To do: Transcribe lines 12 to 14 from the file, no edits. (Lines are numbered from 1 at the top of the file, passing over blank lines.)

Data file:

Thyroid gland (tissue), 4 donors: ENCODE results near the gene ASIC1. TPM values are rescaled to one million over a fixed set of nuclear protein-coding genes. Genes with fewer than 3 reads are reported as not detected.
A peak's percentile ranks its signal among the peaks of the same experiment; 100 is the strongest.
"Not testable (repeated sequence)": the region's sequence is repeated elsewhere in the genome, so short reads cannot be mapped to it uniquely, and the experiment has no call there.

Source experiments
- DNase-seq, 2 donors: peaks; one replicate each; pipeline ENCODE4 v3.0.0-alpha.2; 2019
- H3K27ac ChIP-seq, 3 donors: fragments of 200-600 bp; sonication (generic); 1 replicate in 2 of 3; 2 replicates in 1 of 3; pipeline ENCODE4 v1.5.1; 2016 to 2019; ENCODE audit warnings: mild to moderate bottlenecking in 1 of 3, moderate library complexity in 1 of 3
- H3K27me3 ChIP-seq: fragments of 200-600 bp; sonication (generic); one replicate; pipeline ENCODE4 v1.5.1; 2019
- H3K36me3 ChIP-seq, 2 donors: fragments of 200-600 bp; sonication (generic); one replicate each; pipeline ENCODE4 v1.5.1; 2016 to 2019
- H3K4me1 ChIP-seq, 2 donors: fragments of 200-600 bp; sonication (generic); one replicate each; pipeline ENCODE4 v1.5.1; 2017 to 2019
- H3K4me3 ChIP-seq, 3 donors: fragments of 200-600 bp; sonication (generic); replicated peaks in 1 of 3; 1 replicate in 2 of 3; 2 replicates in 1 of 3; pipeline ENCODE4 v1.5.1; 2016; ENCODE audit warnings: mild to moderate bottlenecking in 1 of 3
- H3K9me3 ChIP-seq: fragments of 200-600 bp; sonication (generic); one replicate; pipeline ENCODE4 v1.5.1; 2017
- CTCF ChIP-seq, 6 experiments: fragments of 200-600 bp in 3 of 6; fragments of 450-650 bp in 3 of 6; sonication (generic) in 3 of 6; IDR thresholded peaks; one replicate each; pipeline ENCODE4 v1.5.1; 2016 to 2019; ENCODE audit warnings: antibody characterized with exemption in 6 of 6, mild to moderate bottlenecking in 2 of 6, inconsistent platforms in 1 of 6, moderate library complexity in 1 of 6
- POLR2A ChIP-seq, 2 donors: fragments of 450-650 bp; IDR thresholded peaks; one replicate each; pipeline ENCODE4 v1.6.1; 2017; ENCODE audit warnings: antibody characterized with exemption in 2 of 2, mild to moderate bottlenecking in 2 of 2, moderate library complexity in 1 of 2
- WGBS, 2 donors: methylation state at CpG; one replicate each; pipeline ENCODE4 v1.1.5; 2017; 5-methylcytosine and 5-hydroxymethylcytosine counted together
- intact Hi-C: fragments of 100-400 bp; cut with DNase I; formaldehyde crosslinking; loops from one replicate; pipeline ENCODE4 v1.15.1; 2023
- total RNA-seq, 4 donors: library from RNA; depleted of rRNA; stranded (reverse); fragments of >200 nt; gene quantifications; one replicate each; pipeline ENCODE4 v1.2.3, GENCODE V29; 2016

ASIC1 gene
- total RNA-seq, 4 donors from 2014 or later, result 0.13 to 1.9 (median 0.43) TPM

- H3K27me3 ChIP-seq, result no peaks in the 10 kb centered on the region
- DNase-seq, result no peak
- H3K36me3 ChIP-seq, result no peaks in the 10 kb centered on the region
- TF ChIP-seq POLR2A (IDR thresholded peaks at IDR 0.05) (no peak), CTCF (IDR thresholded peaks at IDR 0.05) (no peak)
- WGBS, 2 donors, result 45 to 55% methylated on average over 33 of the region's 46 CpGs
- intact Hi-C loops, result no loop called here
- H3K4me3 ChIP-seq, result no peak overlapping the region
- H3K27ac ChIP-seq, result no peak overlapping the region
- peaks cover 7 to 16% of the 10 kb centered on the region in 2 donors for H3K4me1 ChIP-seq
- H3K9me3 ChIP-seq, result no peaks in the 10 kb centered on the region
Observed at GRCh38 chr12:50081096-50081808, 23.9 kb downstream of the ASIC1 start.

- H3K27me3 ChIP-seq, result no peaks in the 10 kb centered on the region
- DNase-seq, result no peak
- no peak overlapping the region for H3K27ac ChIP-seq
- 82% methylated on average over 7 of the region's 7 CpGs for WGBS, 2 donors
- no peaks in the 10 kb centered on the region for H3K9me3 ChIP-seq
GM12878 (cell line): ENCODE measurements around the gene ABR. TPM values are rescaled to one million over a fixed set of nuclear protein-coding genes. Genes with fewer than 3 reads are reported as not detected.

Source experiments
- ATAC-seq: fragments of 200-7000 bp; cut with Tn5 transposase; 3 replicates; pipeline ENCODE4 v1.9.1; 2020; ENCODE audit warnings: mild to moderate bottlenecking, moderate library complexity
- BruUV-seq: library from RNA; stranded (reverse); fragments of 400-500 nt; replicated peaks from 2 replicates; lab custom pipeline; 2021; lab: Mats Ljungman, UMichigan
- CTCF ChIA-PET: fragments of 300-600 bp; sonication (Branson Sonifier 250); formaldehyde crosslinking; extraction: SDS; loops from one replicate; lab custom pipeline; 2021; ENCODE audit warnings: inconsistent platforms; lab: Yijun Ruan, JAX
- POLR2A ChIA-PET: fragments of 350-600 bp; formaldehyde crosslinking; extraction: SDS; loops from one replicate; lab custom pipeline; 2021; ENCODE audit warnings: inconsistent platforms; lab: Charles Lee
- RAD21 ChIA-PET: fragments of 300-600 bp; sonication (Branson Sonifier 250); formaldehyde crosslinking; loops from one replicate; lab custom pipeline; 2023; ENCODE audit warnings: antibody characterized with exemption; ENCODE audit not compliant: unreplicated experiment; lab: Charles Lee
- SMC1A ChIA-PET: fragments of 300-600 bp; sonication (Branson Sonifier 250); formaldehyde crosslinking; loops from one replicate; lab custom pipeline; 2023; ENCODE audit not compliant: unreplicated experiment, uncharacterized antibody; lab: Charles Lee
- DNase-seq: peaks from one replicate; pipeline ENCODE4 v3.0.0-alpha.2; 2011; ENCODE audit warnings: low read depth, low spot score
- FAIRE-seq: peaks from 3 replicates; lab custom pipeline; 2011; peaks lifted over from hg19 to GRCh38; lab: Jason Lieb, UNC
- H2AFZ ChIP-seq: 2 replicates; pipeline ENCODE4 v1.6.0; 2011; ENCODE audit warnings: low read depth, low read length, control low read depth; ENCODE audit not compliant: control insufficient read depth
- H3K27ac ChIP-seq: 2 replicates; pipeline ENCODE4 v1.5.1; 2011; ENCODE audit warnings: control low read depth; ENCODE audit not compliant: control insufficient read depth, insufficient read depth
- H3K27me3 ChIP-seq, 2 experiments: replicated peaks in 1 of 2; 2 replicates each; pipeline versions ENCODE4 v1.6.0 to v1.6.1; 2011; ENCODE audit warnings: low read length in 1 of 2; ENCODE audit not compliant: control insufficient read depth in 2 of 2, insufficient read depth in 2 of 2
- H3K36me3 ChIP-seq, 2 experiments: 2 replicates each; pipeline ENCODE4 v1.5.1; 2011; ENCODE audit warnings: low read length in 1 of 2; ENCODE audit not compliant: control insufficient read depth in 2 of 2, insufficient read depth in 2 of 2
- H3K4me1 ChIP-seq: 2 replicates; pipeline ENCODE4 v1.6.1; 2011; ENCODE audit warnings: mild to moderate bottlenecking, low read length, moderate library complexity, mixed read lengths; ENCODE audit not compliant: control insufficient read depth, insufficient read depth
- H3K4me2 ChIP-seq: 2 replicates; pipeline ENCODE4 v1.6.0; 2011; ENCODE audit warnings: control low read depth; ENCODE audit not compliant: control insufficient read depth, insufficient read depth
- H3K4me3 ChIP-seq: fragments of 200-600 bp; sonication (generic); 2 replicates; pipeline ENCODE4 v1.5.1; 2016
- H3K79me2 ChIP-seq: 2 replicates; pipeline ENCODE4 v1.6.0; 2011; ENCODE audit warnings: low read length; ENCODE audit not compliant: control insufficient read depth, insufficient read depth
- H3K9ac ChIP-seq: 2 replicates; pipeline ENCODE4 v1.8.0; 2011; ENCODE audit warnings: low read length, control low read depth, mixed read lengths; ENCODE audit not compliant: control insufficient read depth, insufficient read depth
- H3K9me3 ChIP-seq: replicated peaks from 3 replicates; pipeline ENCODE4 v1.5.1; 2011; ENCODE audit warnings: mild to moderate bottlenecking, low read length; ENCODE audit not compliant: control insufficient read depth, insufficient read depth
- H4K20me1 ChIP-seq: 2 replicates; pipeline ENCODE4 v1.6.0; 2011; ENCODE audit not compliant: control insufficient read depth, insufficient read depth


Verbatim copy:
- CTCF ChIP-seq, 6 experiments: fragments of 200-600 bp in 3 of 6; fragments of 450-650 bp in 3 of 6; sonication (generic) in 3 of 6; IDR thresholded peaks; one replicate each; pipeline ENCODE4 v1.5.1; 2016 to 2019; ENCODE audit warnings: antibody characterized with exemption in 6 of 6, mild to moderate bottlenecking in 2 of 6, inconsistent platforms in 1 of 6, moderate library complexity in 1 of 6
- POLR2A ChIP-seq, 2 donors: fragments of 450-650 bp; IDR thresholded peaks; one replicate each; pipeline ENCODE4 v1.6.1; 2017; ENCODE audit warnings: antibody characterized with exemption in 2 of 2, mild to moderate bottlenecking in 2 of 2, moderate library complexity in 1 of 2
- WGBS, 2 donors: methylation state at CpG; one replicate each; pipeline ENCODE4 v1.1.5; 2017; 5-methylcytosine and 5-hydroxymethylcytosine counted together